Furthermore, the report says, social environments that meet -- or defeat -- this need ``affect gene transcription and the development of brain circuitry.'' And ``a social environment can change the relationship between a specific gene and the behavior associated with that gene.'' A child's ``relational context,'' says Schore, ``imprints into the developing right brain either a resilience against or a vulnerability to later forming psychiatric disorders.''
``The biochemistry of connection'' will seem too, well, deflating for some people's comfort. The report cites, for example, another study that says oxytocin, a hormone, enters a woman's bloodstream during sexual intercourse, childbirth and lactation, promoting, the report says, ``emotional intimacy and bonding (also sometimes known as `love').'' In men, marriage -- sexual and emotional intimacy with a spouse -- seems to lower testosterone levels, thereby lowering the ``biological basis for violent male behavior and male sexual promiscuity.''
So biology, it seems, buttresses important moral conventions. And they may have evolved in conformity to biological facts.
The scientific fact, if such it is, that religious expression is natural to personhood, does not vindicate any religion's truth claims. A naturalistic hypothesis is that the emotions of religious experience have neurobiological origins: The brain evolved that way to serve individual and group survival.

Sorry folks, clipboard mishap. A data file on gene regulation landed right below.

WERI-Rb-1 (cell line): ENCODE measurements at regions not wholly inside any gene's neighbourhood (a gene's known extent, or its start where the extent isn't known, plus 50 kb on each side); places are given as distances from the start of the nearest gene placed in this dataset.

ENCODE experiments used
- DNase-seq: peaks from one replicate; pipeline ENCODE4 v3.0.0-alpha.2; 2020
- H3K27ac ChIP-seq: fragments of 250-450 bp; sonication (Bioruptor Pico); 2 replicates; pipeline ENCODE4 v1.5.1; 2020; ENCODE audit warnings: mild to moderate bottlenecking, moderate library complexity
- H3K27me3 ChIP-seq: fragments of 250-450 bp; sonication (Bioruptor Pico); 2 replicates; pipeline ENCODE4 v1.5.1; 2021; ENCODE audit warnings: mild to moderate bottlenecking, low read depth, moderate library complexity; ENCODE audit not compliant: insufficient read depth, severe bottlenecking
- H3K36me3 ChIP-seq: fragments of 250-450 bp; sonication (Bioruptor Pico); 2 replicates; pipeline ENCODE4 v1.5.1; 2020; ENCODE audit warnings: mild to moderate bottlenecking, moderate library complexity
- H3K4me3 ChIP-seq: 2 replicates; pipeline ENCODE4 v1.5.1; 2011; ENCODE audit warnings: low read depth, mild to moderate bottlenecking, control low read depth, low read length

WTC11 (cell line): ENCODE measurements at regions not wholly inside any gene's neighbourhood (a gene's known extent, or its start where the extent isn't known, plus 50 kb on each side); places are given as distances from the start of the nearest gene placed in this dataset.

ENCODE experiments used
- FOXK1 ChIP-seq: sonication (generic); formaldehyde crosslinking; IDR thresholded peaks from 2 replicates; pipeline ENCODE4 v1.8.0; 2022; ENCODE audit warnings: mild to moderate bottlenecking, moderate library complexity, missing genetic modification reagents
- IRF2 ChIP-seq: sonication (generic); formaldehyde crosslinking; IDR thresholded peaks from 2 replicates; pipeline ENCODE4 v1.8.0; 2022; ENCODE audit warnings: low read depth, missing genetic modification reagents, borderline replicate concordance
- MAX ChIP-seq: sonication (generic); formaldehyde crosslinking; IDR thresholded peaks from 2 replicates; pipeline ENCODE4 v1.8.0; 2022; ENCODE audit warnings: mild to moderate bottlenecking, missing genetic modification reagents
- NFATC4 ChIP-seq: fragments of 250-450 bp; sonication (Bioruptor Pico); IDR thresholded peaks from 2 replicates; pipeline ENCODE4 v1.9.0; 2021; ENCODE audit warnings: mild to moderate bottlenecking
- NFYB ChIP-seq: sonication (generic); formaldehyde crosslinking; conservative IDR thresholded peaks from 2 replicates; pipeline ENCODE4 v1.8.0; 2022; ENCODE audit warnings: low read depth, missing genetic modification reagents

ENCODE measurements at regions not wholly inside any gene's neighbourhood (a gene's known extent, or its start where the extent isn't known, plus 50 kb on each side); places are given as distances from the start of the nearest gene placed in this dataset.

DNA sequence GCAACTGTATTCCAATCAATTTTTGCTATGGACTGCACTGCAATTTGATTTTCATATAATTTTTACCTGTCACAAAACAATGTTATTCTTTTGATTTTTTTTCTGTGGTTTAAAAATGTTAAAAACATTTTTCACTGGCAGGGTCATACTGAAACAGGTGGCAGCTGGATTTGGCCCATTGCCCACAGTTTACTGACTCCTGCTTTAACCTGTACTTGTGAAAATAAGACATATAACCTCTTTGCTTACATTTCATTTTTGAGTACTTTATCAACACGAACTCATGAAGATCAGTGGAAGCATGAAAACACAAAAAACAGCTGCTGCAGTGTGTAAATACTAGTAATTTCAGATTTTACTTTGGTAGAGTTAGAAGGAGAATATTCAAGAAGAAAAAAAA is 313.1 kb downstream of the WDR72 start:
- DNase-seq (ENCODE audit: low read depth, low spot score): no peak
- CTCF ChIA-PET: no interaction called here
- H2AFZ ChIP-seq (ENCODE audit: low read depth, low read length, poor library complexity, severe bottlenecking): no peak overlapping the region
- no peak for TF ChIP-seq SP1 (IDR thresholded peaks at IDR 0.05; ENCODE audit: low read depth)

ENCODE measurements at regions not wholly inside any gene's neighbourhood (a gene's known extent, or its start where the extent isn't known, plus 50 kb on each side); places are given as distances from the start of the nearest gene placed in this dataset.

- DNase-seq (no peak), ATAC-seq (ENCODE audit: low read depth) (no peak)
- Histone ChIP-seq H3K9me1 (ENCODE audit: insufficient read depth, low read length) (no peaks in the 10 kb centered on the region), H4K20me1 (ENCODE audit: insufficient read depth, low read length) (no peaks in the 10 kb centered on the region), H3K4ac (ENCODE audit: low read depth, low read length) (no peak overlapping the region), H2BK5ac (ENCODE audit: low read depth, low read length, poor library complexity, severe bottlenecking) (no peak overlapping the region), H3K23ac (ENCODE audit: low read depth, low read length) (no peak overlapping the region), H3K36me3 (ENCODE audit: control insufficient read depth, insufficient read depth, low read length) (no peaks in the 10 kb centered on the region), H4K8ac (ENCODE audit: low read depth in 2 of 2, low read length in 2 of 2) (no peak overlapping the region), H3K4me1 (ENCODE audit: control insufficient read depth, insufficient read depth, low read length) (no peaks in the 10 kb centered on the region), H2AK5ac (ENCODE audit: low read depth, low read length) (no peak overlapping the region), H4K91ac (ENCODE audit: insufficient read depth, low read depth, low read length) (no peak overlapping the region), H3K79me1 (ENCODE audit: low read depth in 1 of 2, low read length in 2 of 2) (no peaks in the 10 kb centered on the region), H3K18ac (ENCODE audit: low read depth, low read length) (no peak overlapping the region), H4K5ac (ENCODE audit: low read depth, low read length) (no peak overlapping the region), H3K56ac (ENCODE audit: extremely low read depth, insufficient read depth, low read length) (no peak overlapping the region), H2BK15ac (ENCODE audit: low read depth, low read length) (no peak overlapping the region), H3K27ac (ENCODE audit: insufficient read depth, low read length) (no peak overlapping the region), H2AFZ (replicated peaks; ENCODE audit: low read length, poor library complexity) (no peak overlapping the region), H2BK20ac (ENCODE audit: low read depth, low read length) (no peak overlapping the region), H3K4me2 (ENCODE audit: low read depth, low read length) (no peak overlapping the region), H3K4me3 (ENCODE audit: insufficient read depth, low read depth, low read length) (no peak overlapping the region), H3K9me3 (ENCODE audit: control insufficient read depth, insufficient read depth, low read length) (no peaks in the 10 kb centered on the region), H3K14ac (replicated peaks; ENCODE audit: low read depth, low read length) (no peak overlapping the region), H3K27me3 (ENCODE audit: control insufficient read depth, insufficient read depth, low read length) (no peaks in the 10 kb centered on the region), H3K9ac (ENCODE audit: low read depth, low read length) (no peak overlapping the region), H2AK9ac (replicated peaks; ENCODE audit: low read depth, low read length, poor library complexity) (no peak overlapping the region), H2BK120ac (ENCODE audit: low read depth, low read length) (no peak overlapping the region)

In any case, the social utility of religion remains. And there may be a biological basis for religious affiliation reducing the risk of certain pathologies, and even enhancing immune systems.
The most basic authoritative community, the family, is the most crucial. Its decline weakens the other institutions of civil society. The result is a thinness of social connectedness, and what Tocqueville warned was a risk of American individualism -- each person confined ``entirely within the solitude of his own heart.''
``Hardwired to Connect'' suggests that there is no simple ``versus'' in ``nature versus nurture.'' There is a complex interaction, which means, among many other important things, that IQ is not a simple genetic inheritance, it is a function of that inheritance and the influence on it of a context of connections.
The implication for governance is that social policies should foster the health of authoritative communities, especially given the fact that the yearning for such communities among adolescents often takes the form of gang membership. And evidently the Bush administration's belief in the wisdom of delivering social services through faith-based institutions is not just a matter of faith.
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